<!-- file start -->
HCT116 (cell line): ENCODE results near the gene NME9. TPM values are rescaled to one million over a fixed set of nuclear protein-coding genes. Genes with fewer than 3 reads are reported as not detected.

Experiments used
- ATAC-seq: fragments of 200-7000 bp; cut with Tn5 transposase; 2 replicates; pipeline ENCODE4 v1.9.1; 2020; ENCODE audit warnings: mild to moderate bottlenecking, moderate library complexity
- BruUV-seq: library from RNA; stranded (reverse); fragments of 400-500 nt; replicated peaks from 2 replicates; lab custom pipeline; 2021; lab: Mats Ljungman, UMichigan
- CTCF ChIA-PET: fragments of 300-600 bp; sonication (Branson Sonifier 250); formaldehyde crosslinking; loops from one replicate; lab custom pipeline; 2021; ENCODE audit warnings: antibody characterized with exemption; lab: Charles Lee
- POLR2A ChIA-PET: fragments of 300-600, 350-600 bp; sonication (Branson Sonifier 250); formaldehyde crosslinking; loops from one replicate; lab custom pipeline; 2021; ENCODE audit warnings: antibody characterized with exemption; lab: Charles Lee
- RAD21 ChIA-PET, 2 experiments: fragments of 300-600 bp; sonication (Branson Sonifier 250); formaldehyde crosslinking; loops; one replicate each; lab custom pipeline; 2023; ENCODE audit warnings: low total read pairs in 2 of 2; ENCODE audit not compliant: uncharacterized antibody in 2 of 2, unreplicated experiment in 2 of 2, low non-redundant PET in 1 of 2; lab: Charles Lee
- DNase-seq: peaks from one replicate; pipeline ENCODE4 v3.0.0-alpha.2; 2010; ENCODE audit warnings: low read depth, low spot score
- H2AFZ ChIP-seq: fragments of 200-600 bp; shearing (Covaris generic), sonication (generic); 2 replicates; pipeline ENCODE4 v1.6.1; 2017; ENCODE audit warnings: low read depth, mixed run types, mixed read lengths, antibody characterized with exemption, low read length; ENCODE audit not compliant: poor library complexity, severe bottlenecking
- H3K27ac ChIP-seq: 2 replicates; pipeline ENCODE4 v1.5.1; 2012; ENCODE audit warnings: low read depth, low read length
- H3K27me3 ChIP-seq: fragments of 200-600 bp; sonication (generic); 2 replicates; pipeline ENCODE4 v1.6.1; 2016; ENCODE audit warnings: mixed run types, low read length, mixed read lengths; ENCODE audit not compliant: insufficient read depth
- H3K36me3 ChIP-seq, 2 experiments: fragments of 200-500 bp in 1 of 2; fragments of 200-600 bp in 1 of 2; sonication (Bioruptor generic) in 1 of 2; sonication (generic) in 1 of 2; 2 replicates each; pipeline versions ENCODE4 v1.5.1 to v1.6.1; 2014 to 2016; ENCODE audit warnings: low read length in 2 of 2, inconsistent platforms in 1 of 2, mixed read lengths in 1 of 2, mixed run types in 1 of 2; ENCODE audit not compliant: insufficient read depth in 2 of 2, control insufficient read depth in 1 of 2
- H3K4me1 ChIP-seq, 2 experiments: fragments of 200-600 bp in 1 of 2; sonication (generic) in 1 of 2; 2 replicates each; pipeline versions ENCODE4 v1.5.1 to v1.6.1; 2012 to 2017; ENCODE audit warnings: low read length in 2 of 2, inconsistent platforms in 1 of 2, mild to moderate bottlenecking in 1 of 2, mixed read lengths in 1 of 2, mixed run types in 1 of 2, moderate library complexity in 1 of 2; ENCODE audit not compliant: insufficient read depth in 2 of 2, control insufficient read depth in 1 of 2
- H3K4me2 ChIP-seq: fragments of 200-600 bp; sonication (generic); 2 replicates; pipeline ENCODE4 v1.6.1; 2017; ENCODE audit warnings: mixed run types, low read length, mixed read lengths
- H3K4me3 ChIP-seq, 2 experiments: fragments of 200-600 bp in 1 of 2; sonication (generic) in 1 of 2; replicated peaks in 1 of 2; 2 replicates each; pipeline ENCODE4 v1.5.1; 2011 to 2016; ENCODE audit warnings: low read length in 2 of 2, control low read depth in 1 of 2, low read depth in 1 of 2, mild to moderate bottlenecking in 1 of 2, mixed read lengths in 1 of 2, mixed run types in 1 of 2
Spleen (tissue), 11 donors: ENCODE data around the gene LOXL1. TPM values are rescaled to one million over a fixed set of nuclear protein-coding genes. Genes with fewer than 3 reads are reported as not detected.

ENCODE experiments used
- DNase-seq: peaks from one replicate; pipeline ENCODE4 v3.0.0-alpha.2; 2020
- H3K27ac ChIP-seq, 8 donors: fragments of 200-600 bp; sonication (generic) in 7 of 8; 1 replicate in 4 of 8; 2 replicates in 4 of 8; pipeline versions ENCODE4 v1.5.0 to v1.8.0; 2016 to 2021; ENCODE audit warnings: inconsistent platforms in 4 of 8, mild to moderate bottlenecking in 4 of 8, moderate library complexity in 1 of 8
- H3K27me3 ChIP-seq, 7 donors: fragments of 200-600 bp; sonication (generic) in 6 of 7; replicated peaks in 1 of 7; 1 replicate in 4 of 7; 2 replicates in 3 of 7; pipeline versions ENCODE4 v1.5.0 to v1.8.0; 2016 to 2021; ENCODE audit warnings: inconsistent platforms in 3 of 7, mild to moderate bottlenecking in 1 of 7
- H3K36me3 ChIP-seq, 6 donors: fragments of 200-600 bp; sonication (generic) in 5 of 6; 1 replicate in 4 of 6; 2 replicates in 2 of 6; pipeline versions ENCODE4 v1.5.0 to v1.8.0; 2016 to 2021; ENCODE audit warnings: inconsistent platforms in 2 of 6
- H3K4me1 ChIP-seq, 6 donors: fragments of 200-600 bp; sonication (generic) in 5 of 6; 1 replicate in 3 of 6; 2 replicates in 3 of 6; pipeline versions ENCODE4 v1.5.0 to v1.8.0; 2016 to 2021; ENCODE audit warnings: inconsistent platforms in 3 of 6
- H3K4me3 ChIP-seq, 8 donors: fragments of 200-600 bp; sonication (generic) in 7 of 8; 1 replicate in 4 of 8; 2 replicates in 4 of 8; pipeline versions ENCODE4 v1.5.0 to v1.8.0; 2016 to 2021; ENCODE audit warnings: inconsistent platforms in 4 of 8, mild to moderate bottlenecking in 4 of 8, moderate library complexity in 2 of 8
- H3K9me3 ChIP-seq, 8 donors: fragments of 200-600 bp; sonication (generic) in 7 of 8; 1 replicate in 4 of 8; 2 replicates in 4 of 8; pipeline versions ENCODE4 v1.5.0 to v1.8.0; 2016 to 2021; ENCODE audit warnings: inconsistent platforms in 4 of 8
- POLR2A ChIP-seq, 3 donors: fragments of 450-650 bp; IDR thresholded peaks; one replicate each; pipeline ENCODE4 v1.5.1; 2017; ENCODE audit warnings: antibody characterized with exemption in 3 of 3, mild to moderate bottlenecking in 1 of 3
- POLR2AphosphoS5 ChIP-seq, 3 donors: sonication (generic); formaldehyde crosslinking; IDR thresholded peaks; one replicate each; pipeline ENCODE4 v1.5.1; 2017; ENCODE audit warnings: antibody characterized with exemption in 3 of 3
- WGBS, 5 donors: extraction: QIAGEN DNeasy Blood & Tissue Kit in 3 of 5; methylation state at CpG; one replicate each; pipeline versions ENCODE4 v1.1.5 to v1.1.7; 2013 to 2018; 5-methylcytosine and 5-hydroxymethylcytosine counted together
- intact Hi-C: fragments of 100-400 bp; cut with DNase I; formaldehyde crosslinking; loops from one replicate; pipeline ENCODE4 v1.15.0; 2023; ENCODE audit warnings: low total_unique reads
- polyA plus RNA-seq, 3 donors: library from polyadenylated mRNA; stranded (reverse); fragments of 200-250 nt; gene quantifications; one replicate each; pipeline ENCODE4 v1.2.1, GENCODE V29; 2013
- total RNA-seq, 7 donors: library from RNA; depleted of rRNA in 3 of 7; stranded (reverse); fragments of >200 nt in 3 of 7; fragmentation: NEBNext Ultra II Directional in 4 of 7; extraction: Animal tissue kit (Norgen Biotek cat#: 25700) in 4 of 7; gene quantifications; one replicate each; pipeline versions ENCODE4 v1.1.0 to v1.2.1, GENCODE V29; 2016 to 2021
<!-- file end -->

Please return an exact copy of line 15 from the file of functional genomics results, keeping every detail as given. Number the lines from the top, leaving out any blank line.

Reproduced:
- H3K4me3 ChIP-seq, 2 experiments: fragments of 200-600 bp in 1 of 2; sonication (generic) in 1 of 2; replicated peaks in 1 of 2; 2 replicates each; pipeline ENCODE4 v1.5.1; 2011 to 2016; ENCODE audit warnings: low read length in 2 of 2, control low read depth in 1 of 2, low read depth in 1 of 2, mild to moderate bottlenecking in 1 of 2, mixed read lengths in 1 of 2, mixed run types in 1 of 2